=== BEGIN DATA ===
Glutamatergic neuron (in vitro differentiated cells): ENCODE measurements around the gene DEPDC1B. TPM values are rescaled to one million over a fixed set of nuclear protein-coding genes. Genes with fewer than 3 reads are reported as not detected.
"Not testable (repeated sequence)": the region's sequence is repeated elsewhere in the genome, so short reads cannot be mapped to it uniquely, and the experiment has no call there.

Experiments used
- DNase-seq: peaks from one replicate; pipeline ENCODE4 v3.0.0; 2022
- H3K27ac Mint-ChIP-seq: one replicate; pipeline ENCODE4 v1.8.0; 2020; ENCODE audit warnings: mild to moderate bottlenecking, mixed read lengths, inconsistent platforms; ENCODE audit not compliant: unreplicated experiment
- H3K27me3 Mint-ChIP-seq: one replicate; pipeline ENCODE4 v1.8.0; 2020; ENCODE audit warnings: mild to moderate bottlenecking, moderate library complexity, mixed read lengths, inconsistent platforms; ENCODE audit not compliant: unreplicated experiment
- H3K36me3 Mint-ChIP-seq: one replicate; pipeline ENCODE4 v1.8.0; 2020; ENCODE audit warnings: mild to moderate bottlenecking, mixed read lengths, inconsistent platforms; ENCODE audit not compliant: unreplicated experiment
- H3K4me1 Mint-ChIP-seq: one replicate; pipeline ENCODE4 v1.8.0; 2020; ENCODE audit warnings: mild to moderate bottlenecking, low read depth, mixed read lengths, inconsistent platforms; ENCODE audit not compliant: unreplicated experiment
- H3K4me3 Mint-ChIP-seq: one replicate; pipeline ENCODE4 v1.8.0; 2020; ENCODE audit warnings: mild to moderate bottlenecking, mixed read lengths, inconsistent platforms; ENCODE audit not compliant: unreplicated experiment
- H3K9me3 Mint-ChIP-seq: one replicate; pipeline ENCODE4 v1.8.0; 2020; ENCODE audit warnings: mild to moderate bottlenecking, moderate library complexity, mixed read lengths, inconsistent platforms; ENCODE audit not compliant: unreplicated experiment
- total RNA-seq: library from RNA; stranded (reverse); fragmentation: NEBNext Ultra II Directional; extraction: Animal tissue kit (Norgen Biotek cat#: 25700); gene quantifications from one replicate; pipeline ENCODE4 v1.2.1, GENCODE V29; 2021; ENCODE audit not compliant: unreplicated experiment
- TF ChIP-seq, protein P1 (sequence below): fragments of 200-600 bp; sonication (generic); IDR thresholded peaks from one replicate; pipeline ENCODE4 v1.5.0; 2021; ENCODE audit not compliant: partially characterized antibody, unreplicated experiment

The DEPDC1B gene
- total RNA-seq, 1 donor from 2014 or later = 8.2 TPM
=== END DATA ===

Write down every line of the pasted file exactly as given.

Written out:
Glutamatergic neuron (in vitro differentiated cells): ENCODE measurements around the gene DEPDC1B. TPM values are rescaled to one million over a fixed set of nuclear protein-coding genes. Genes with fewer than 3 reads are reported as not detected.
"Not testable (repeated sequence)": the region's sequence is repeated elsewhere in the genome, so short reads cannot be mapped to it uniquely, and the experiment has no call there.

Experiments used
- DNase-seq: peaks from one replicate; pipeline ENCODE4 v3.0.0; 2022
- H3K27ac Mint-ChIP-seq: one replicate; pipeline ENCODE4 v1.8.0; 2020; ENCODE audit warnings: mild to moderate bottlenecking, mixed read lengths, inconsistent platforms; ENCODE audit not compliant: unreplicated experiment
- H3K27me3 Mint-ChIP-seq: one replicate; pipeline ENCODE4 v1.8.0; 2020; ENCODE audit warnings: mild to moderate bottlenecking, moderate library complexity, mixed read lengths, inconsistent platforms; ENCODE audit not compliant: unreplicated experiment
- H3K36me3 Mint-ChIP-seq: one replicate; pipeline ENCODE4 v1.8.0; 2020; ENCODE audit warnings: mild to moderate bottlenecking, mixed read lengths, inconsistent platforms; ENCODE audit not compliant: unreplicated experiment
- H3K4me1 Mint-ChIP-seq: one replicate; pipeline ENCODE4 v1.8.0; 2020; ENCODE audit warnings: mild to moderate bottlenecking, low read depth, mixed read lengths, inconsistent platforms; ENCODE audit not compliant: unreplicated experiment
- H3K4me3 Mint-ChIP-seq: one replicate; pipeline ENCODE4 v1.8.0; 2020; ENCODE audit warnings: mild to moderate bottlenecking, mixed read lengths, inconsistent platforms; ENCODE audit not compliant: unreplicated experiment
- H3K9me3 Mint-ChIP-seq: one replicate; pipeline ENCODE4 v1.8.0; 2020; ENCODE audit warnings: mild to moderate bottlenecking, moderate library complexity, mixed read lengths, inconsistent platforms; ENCODE audit not compliant: unreplicated experiment
- total RNA-seq: library from RNA; stranded (reverse); fragmentation: NEBNext Ultra II Directional; extraction: Animal tissue kit (Norgen Biotek cat#: 25700); gene quantifications from one replicate; pipeline ENCODE4 v1.2.1, GENCODE V29; 2021; ENCODE audit not compliant: unreplicated experiment
- TF ChIP-seq, protein P1 (sequence below): fragments of 200-600 bp; sonication (generic); IDR thresholded peaks from one replicate; pipeline ENCODE4 v1.5.0; 2021; ENCODE audit not compliant: partially characterized antibody, unreplicated experiment

The DEPDC1B gene
- total RNA-seq, 1 donor from 2014 or later = 8.2 TPM